The market conditions mean that no matter what is released, it sells out almost instantly. Nvidia has launched 4 Ampere graphics card families and all remain in constant sellout. AMD has launched two new lineups and added to the RX 5000 lineup and nearly all remain sold out, with another new line on the way this week! AMD CPUs have a new lineup and remain sold out. Intel’s tippity-top CPUs remain sold out and I won’t hurt their feelings talking about the rest of their stack. This even goes back – RTX 2000 cards sell out and get marked up high by unscrupulous sellers, RX 5000 series cards continue to sell out or remain in low availability, GTX 1600 cards are hit or miss, AMD’s Ryzen 3000 series CPUs are starting to sell out and be marked up for demand spikes as well, and all flavors of console, from the newest and hottest to the value-conscious refreshes of the 2013 launched PS4 and Xbox One are selling out in most places. Want a popular monitor with great reviews for your WFH setup? It’s probably sold out right now, or has been sold out in the last week somewhere. Wanna get some nice headphones for your learn from home kids? Good luck!
However, at least on the PC DIY and console markets, we can speak to a more common factor…
Product Launches for PC DIY and Consoles Always Suck, at Least A Bit: When I got my consoles last, in 2013/2014, I was able to get an Xbox One in late December 2013, the first time I saw one in person since it launched a month prior. I was not able to get a PS4 until February of 2014, and sure, yes, I was out of the country for most of January 2014, but even in stores overseas, I didn’t see consoles for sale. Last year in 2019, when AMD launched Ryzen 3000 and Radeon RX 5700 XT cards the same day, both sold out pretty quickly, and while the Radeon RX 5700 XT wasn’t even expected to be a high-end contender! Availability constraints remained in place for the top of both product stacks for around a month. Intel has had the Core i9-10900k on the market for a while now, and it has remained difficult to find – so much so that Intel launched the i9-10850k to take its place, more or less. Nvidia’s RTX 2080 Ti, the shitty Turing card that was marked up almost double the prior flagship card for only 30% more performance at best, was sold out everywhere for nearly two months in mid-2018 at launch!
Under even ideal circumstances and a seeming lack of demand, launches of these types of hardware nearly always sell out and remain hot items for a while. COVID has amplified this such that even parts that might not normally push such high volume continue to do so – the RTX 3090 sells at mystifyingly high numbers for the cost-to-benefit ratio – but it is still fairly accurate to what a traditional product launch in these markets will do under better conditions, just longer and more painful!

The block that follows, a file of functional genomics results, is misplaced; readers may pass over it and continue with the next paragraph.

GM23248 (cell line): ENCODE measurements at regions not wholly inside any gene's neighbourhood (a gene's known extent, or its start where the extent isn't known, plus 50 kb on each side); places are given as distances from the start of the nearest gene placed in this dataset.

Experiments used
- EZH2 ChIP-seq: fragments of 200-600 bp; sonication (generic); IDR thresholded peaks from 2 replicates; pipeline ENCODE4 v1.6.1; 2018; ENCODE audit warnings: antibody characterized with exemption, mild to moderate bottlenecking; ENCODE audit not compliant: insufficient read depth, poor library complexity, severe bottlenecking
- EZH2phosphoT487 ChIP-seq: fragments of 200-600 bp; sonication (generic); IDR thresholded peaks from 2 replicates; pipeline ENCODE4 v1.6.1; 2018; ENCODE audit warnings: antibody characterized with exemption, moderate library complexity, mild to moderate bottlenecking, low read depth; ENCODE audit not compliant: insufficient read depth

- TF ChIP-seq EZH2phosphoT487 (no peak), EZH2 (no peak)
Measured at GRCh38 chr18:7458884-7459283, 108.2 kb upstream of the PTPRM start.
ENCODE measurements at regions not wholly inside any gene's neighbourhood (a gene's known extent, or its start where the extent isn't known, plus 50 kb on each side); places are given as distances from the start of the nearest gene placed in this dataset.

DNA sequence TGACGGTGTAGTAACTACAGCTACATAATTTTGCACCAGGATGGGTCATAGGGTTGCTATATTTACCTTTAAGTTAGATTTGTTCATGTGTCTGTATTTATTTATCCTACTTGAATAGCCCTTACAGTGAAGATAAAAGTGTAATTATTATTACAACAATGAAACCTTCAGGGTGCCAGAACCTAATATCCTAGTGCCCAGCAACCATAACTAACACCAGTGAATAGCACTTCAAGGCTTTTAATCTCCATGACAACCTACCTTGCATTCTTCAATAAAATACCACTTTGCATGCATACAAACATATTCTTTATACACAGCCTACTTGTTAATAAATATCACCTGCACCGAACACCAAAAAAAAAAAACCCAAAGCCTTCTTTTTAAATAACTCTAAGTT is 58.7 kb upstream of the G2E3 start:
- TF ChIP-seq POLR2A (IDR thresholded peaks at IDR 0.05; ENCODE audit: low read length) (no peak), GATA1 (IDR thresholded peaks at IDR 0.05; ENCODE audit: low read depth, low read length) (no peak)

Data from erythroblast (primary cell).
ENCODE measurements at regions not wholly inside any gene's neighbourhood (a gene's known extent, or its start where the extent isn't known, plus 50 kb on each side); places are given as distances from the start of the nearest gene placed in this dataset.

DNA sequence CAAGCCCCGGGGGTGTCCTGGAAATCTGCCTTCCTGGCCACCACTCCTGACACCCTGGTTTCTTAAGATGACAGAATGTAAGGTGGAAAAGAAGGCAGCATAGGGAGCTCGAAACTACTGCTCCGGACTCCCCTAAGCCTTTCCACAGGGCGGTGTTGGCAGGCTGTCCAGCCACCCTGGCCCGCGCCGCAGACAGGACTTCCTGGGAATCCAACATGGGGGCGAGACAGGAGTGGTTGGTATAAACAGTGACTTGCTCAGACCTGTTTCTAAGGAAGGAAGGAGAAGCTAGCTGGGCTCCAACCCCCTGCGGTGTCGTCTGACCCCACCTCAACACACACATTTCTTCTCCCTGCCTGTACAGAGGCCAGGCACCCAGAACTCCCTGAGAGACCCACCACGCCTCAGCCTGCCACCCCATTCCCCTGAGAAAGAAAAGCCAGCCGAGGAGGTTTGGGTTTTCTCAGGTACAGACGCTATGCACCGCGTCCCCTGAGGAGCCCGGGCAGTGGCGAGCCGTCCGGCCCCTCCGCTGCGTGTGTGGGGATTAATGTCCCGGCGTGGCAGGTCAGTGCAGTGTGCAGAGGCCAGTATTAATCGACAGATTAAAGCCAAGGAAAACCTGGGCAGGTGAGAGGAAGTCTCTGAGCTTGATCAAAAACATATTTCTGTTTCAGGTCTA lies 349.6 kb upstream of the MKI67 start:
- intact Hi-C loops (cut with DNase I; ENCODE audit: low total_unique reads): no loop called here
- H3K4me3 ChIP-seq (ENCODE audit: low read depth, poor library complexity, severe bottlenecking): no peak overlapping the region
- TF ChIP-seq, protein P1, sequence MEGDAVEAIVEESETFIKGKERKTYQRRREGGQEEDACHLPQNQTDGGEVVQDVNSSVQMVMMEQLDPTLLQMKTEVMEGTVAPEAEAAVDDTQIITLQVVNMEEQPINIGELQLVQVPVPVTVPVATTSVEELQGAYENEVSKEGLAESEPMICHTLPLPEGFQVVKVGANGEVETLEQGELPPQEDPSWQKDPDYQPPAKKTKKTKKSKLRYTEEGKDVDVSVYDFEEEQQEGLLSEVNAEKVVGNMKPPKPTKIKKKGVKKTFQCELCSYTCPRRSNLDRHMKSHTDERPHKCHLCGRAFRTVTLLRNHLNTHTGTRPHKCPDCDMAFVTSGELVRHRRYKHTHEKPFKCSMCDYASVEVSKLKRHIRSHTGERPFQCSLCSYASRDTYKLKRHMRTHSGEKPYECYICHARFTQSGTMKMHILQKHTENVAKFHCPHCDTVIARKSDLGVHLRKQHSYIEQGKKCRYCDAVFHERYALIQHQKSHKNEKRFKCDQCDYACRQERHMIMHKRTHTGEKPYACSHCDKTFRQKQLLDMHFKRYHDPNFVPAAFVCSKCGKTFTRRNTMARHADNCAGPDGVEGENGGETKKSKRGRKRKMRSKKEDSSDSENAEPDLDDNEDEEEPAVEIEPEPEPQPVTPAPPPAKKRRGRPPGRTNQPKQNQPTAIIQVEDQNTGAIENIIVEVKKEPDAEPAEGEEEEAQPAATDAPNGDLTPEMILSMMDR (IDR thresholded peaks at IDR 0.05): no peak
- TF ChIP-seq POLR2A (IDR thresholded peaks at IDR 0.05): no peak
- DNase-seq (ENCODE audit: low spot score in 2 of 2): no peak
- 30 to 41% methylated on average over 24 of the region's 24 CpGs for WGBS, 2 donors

The elongation of availability concerns does exacerbate one last problem, though…
Fucking Scalpers and Bots, Man: Retailers are in a no-win situation with the current market. Ampere and Big Navi GPUs are hot ticket items that have droves of eager customers, as does the AMD Ryzen 5000 lineup and both next-gen consoles. If you announce a drop of stock ahead of time, you run the risk that a scalper can clean up inventory easily, or that a bot can make some purchases. Sure, you limit to 1 per customer, or you do what NewEgg has been doing and make a stock of items available in combo form only, and that sort of helps, but then it also means someone is discouraged from buying. For example, I could have probably purchased a pre-waterblocked Gigabyte Aorus RTX 3080 this week if I was willing to also buy an 850w power supply with it. Two problems – I already have the power supply for my new build and no use for an additional one, but also, the power supply included in the bundle was an awful no-name brand and the markup meant I couldn’t afford the bundle!
So okay, pre-announcing retail drop date and time is a challenge that scalpers and bots can meet, and a scalper making one sale at ridiculous markup can offset being forced to buy a turdbox power supply for an extra $100 to get the GPU you want to sell, so why not do random drops?
Well, to the average user, a random drop is even worse. If you’re on the toilet when a random drop occurs (is that bad phrasing? Probably!) then you might not be able to immediately jump into the app of your preferred retailer to buy. If you work during the hours restocks happen at most often, it probably sucks to not be able to immediately jump over to Amazon and buy the part you need to finish a build. On the other hand, bots can scour and return results quickly, so even if a drop is a short-notice announcement, the bots are probably already there waiting, pounding on the virtual door.
In short, there’s not an ideal solution. Bots are not 100% preventable, and can only be slowed or delayed in most cases, or pushed to a path where an admin has to put them back on the trail, and scalpers have similar resources at hand. Sure, there is a growing use of bots for good (stock trackers that send alerts via Discord, Telegram, or other social media, and bots that place unfulfillable bids on scalper auctions to discourage scalping) but none of these measures guarantees that the end-purchaser is a gamer wanting the part for their own personal reasons. Nvidia gave up on selling their own Founder’s Edition cards directly because of this and has outsourced the sales to retail partners in each region, while AMD almost never restocks their own store with Ryzen 5000 or Radeon RX 6000 cards, instead seemingly pushing almost all volume to retail partners and asking through letters and launch kits for them to implement various anti-scalping and anti-bot measures. And sure, retailers might have a sort of customer service concern with wanting their buyers to be actual end-users, but at the end of the day, a sale is a sale. NewEgg’s combos with RTX 3000 cards isn’t necessarily full-on shitty, but it gets pretty close because the component selection is often pretty meh – get your dream GPU and one 8GB stick of shitty value RAM, or an 850w no-name PSU, or a motherboard that we picked which you might not ever use!